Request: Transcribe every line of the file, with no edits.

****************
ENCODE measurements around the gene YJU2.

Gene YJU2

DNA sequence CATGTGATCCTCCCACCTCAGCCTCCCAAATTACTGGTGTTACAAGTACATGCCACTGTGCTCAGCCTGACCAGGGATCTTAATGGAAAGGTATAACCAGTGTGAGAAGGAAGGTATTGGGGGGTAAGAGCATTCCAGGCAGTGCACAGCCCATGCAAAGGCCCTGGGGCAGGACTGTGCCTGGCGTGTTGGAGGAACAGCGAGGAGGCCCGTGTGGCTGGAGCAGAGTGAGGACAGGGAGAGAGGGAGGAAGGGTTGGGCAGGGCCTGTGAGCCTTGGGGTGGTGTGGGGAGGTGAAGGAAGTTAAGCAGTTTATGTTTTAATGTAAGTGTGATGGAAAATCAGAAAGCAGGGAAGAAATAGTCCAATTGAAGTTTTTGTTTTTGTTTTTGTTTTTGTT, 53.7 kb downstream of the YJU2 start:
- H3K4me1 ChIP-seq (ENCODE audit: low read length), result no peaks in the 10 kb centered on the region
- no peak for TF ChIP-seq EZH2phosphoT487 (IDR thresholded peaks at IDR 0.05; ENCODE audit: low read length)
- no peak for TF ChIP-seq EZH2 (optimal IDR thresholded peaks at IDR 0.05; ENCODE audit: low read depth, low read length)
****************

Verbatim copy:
ENCODE measurements around the gene YJU2.

Gene YJU2

DNA sequence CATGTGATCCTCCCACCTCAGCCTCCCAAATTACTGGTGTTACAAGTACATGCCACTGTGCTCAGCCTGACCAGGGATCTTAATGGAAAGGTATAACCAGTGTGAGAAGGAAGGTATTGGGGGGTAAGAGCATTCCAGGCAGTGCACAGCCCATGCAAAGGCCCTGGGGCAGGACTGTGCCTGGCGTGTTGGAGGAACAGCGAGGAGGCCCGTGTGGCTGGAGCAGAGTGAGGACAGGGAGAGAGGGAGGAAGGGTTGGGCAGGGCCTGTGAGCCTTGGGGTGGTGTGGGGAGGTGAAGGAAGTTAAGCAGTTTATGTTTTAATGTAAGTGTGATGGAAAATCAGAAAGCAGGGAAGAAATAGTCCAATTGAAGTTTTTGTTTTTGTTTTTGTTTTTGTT, 53.7 kb downstream of the YJU2 start:
- H3K4me1 ChIP-seq (ENCODE audit: low read length), result no peaks in the 10 kb centered on the region
- no peak for TF ChIP-seq EZH2phosphoT487 (IDR thresholded peaks at IDR 0.05; ENCODE audit: low read length)
- no peak for TF ChIP-seq EZH2 (optimal IDR thresholded peaks at IDR 0.05; ENCODE audit: low read depth, low read length)